I created my Plan A (full-time permanent positions in education, especially work-integrated learning related roles) and Plan B (any jobs in the education field). After two months with 20 applications – and partly thanks to receiving the Work-Integrated Learning Student of the Year 2019 award from EWO – I got one interview in a co-op office at an Ontario university. Unfortunately, I was not the selected candidate.
In the following 12 months, while applying actively to any positions I could in the education field, I ended up with several part-time, temporary jobs in my Plan B. During that time, I had tailored resumes and cover letters for approximately 100 full-time jobs, and got 10 interview opportunities, but was not successful. One day in July 2021 (exactly one year after graduation), thanks to connecting with my current supervisor through LinkedIn, I got my first full-time permanent job as a Career Services Specialist in Toronto.
Vanessa: The hardest part for me was that I was doubting myself. As a new immigrant with several barriers to employment, a student, a wife and mother of a 4-year-old boy, I was constantly juggling different roles. I got turned down in 20 interviews, and at some points, I wondered if I could ever land a job.
However, the moment I realized that I could turn my disadvantages into assets, I felt empowered and my confidence rose. “English is not my mother tongue” was replaced with “I am bilingual and my accent is a sign of bravery.” “I am an immigrant” was replaced with “As an immigrant, I can relate with other immigrants in many ways, as I have been through the same challenges in my job search.” It took courage and hard work for me to look at my self-perceived disadvantages in a different light when applying for employment counselling jobs.
To help bridge my knowledge gap, I took courses for career development practitioners. Then came an opportunity to gain a Community Support Worker diploma. I was hesitant, as it is not directly related to employment services. However, the career mindset of “I won’t always know where I’m going, but I can always know whether I’m going in the right direction” encouraged me to seize the opportunity. I learned about mental health challenges, interpersonal communication and other areas that are valuable for my current job.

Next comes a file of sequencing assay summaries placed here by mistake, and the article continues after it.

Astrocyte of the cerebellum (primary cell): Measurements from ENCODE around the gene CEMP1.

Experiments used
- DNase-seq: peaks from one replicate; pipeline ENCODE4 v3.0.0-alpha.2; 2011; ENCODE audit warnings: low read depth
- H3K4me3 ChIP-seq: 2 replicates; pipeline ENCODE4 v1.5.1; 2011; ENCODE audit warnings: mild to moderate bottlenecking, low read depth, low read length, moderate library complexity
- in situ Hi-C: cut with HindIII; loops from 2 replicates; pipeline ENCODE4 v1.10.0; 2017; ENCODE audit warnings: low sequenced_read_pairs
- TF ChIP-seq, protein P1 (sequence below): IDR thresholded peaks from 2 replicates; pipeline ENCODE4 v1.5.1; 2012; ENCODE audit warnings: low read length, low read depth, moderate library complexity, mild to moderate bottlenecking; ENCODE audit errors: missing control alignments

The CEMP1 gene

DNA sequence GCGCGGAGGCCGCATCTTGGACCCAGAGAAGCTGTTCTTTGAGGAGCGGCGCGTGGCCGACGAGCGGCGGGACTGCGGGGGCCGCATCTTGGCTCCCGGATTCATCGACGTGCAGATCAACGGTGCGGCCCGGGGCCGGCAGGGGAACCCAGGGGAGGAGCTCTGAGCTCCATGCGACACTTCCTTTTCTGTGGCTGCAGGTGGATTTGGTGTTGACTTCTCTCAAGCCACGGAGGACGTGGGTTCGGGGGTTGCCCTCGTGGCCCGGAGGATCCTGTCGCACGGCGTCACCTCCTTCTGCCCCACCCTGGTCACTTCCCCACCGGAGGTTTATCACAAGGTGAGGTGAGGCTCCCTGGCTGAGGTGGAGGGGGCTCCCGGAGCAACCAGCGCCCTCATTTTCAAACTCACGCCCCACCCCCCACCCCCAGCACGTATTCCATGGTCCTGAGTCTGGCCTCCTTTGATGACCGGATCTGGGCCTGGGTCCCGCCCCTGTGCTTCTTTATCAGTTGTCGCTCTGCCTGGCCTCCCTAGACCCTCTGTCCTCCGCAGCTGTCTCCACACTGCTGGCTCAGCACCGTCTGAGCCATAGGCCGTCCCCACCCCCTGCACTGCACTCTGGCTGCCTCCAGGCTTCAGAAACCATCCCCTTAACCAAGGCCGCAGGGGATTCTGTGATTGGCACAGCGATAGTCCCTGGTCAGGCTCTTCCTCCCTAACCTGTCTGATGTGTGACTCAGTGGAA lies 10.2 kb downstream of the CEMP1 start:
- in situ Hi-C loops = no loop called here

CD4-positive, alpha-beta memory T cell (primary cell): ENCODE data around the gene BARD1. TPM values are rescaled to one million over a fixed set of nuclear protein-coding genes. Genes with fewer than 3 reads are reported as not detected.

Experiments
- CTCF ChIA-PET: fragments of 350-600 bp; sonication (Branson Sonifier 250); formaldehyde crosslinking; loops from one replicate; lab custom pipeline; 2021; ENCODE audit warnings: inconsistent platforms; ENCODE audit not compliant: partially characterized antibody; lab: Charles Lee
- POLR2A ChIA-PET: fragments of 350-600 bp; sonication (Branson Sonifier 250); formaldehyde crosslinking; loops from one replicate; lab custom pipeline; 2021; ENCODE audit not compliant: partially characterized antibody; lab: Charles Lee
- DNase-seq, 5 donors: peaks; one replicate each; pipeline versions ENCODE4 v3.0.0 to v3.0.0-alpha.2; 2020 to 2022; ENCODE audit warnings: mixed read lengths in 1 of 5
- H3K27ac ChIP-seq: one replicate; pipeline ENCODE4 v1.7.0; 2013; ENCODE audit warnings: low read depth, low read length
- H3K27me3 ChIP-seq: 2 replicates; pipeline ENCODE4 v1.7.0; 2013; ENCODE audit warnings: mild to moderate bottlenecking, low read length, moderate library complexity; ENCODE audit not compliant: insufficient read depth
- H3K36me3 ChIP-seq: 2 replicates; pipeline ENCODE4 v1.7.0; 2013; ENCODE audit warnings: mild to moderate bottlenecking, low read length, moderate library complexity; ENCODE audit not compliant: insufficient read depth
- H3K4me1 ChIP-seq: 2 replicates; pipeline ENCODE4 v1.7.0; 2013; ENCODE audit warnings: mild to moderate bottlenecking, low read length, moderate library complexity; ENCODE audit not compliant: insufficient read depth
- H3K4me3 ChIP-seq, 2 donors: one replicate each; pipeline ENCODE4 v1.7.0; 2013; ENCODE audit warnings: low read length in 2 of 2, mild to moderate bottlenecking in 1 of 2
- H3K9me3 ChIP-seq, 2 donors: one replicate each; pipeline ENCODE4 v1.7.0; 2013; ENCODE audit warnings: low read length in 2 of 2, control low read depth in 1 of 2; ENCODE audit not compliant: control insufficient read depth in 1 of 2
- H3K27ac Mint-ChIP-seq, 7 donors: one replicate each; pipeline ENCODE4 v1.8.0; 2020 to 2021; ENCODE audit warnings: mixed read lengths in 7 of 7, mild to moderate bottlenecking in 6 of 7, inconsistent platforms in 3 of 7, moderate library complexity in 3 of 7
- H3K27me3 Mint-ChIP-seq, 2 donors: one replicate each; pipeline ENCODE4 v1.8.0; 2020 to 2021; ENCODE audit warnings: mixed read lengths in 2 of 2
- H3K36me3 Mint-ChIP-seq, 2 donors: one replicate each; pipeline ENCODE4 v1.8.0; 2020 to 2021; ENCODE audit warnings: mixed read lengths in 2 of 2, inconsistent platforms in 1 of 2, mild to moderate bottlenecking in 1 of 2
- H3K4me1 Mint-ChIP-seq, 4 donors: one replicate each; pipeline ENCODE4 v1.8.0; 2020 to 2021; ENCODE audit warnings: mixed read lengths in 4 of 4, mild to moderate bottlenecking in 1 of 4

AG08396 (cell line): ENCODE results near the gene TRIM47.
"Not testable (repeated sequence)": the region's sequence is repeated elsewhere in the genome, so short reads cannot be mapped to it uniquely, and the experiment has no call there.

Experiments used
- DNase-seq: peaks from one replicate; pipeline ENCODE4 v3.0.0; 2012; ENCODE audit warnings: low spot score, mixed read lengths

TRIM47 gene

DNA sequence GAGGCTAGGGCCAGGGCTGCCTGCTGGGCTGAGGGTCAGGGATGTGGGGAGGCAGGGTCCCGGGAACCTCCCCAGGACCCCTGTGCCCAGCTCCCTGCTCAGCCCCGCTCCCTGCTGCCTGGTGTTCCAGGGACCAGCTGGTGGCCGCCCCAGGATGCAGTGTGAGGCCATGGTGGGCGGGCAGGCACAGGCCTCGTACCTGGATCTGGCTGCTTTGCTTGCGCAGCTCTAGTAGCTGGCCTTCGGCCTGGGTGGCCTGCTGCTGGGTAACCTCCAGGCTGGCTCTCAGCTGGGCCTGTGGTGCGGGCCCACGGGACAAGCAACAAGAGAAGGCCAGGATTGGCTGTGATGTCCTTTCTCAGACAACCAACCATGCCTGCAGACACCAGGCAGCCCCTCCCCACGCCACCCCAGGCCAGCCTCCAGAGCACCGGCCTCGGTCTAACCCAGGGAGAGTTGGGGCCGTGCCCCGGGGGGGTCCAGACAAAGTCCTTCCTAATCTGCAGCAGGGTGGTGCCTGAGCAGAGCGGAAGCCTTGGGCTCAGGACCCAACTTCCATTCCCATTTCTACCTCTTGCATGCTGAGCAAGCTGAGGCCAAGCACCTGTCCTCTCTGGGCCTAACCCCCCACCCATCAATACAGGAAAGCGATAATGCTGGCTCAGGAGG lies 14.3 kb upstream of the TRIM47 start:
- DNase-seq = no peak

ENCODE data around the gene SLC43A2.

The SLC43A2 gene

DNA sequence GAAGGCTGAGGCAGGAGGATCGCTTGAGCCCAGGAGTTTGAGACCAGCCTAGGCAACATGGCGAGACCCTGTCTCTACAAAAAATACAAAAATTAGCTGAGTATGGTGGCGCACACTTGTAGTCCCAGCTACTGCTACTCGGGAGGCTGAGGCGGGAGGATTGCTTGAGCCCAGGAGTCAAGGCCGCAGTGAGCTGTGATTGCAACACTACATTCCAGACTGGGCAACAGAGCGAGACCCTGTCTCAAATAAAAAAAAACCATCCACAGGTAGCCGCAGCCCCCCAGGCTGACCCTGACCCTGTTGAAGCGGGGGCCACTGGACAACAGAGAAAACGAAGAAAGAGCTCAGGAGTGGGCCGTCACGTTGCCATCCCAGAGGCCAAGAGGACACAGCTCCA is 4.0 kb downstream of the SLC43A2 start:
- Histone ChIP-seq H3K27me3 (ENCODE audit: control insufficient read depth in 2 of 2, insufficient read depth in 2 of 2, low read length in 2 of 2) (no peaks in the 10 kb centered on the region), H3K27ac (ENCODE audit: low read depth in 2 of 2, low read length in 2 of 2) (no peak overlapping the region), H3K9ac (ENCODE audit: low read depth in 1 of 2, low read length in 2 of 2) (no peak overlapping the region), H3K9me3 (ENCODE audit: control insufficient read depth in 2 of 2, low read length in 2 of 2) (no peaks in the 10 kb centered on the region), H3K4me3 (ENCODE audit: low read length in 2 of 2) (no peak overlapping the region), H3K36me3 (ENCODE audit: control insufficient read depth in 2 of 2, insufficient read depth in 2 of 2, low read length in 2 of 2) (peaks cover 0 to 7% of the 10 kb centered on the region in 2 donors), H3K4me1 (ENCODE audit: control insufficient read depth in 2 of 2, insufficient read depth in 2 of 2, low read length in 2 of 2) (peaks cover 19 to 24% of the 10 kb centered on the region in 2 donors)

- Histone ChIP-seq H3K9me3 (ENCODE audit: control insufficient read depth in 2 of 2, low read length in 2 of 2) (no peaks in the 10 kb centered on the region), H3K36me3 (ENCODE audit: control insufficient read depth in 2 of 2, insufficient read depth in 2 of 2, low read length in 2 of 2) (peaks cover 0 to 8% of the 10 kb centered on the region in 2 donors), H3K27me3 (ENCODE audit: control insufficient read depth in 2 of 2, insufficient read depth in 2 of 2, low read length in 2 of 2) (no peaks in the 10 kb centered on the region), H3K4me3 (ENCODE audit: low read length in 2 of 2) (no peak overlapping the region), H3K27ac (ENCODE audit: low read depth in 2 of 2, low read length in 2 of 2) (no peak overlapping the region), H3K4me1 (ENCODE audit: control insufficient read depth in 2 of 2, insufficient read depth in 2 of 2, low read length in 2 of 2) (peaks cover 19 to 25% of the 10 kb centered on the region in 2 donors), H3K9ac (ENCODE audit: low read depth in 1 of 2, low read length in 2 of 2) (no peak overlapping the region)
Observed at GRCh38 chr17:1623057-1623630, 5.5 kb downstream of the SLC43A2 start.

Looking back, I realize that I grabbed all the chances with excitement because I knew that they aligned with my future destination of working in employment services. A key takeaway for me was that the job search journey is not like having a Google map that shows each direction from A to B; it is more about having a compass so that I know I am on the right track and keep moving forward.
The continuity: The desire to keep exploring and thriving
This career mindset keeps us continue learning and exploring, because change is inevitable.
We felt the transformation in us, as we adapted different career mindsets throughout the most difficult time of searching for our very first jobs in Canada. Now, we both have jobs, but we understand that the uncertainty will always be there, and the job market is forever changing and evolving. That is why we believe that applying career mindset should be continuous in every profession and at every career stage. In other words, we need to shake hands with “career mindset” and become lifelong friends if we want to have a meaningful career.
Mai To is currently working as a Career Services Specialist at Herzing College, Toronto campus. She has developed expertise in employer relations, post-secondary student career coaching, as well as internship advising and supervising. She is a lifelong learner and is working to get certified as a career development practitioner in the near future.
Vanessa Doan works as an Employment Counsellor at MOSAIC in Vancouver, BC. She holds a Master’s in Marketing Sales and Services from Paris-Sorbonne University, and a community support worker diploma. Doan’s interest in becoming an employment counsellor stemmed from her desire to help jobseekers move forward in their job search, bridging the gap between where they are and where they want to be in their career.